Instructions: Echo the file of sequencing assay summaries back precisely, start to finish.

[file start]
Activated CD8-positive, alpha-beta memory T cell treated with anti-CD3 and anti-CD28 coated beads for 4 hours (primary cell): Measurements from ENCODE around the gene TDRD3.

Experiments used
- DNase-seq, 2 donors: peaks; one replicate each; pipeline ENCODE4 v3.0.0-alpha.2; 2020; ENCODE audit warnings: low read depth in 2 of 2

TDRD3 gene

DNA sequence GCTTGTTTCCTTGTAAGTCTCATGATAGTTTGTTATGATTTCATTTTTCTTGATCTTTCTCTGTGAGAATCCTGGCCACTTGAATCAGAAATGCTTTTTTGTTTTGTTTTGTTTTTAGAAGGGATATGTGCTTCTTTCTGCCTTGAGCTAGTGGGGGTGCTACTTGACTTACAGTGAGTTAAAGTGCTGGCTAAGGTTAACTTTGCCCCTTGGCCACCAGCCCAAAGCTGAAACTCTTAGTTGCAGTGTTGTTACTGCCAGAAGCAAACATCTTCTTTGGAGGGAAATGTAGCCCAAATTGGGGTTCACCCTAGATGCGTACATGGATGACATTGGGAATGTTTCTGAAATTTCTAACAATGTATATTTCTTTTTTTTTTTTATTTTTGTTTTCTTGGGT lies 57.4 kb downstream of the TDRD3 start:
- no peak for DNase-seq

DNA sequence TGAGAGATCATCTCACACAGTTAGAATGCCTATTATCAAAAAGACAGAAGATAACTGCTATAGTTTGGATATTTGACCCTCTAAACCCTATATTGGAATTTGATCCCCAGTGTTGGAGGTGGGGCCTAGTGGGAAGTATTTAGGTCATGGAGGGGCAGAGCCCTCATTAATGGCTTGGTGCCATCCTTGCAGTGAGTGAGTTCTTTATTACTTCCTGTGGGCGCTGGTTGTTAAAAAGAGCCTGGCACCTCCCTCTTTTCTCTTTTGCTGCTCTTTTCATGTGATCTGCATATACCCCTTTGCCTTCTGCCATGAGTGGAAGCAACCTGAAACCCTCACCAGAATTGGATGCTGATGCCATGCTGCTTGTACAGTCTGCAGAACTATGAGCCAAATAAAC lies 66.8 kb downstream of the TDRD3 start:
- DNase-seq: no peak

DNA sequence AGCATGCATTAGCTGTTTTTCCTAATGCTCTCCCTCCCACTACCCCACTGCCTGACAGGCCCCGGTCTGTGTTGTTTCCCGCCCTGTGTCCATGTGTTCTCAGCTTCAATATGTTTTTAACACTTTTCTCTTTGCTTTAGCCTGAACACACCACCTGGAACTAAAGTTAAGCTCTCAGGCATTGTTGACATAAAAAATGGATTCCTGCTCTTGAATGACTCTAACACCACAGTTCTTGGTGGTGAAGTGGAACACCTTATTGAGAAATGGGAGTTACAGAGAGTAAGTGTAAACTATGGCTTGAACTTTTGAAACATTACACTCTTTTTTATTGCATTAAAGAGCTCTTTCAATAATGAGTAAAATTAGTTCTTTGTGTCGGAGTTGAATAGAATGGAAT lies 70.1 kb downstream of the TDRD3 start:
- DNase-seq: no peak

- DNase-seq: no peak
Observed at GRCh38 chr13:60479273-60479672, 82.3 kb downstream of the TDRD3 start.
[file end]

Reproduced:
Activated CD8-positive, alpha-beta memory T cell treated with anti-CD3 and anti-CD28 coated beads for 4 hours (primary cell): Measurements from ENCODE around the gene TDRD3.

Experiments used
- DNase-seq, 2 donors: peaks; one replicate each; pipeline ENCODE4 v3.0.0-alpha.2; 2020; ENCODE audit warnings: low read depth in 2 of 2

TDRD3 gene

DNA sequence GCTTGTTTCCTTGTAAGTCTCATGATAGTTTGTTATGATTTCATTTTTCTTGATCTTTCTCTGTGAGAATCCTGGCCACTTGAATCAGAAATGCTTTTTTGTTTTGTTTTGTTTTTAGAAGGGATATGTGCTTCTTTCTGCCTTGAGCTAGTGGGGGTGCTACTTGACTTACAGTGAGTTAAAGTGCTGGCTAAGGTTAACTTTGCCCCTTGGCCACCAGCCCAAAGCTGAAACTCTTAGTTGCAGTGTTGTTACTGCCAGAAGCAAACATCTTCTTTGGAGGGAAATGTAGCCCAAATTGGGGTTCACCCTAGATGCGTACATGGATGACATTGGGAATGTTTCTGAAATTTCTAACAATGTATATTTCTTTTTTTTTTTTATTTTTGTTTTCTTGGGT lies 57.4 kb downstream of the TDRD3 start:
- no peak for DNase-seq

DNA sequence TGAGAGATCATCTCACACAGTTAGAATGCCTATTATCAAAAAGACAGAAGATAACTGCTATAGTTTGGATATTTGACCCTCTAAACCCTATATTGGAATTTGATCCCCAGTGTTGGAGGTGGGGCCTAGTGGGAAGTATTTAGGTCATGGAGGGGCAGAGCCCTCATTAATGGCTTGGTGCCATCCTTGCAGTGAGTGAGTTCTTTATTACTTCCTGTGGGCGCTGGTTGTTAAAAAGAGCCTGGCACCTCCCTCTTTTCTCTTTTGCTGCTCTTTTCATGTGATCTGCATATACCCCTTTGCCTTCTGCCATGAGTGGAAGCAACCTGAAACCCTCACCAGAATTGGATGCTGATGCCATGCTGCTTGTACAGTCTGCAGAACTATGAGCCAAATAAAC lies 66.8 kb downstream of the TDRD3 start:
- DNase-seq: no peak

DNA sequence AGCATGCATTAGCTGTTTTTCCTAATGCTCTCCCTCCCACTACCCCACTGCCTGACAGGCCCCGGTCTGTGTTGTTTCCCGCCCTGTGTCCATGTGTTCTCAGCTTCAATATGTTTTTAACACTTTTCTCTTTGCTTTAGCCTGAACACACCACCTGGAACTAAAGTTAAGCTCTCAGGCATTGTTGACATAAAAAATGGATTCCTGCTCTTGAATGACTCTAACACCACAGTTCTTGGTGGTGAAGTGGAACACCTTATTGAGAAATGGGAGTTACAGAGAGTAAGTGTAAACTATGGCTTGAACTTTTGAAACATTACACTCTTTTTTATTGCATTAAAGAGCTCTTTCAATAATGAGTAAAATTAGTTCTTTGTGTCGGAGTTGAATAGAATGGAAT lies 70.1 kb downstream of the TDRD3 start:
- DNase-seq: no peak

- DNase-seq: no peak
Observed at GRCh38 chr13:60479273-60479672, 82.3 kb downstream of the TDRD3 start.